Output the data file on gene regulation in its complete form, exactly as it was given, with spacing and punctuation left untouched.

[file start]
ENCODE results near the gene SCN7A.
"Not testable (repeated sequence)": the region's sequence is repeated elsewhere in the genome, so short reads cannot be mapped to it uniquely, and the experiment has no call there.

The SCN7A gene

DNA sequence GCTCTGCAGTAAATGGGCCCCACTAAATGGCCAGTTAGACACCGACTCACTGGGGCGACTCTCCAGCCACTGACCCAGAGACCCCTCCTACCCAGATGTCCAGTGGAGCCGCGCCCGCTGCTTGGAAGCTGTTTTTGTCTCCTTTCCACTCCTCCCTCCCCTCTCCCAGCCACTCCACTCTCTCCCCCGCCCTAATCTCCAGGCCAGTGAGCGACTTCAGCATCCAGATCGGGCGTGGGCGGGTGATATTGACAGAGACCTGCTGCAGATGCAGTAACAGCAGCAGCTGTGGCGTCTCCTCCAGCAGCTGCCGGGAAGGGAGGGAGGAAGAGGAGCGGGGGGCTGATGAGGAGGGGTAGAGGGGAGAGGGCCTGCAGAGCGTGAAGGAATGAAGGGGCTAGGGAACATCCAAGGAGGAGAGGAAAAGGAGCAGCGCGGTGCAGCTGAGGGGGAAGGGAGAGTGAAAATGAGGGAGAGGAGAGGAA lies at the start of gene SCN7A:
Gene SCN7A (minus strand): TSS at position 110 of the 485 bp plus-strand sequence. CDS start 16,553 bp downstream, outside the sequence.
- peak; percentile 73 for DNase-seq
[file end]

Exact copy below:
ENCODE results near the gene SCN7A.
"Not testable (repeated sequence)": the region's sequence is repeated elsewhere in the genome, so short reads cannot be mapped to it uniquely, and the experiment has no call there.

The SCN7A gene

DNA sequence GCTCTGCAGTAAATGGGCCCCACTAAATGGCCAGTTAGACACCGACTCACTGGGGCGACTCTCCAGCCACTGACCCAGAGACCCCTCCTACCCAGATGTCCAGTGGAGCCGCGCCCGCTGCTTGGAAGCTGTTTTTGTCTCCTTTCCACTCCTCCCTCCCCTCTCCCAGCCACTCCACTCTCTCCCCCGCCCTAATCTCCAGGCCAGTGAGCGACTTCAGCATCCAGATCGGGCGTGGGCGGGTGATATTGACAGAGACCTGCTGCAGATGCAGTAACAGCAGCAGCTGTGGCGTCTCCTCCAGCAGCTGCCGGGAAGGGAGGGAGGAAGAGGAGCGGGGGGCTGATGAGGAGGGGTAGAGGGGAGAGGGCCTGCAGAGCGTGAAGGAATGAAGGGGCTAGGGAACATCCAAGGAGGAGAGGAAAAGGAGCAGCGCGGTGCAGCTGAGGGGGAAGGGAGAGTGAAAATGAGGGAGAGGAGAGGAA lies at the start of gene SCN7A:
Gene SCN7A (minus strand): TSS at position 110 of the 485 bp plus-strand sequence. CDS start 16,553 bp downstream, outside the sequence.
- peak; percentile 73 for DNase-seq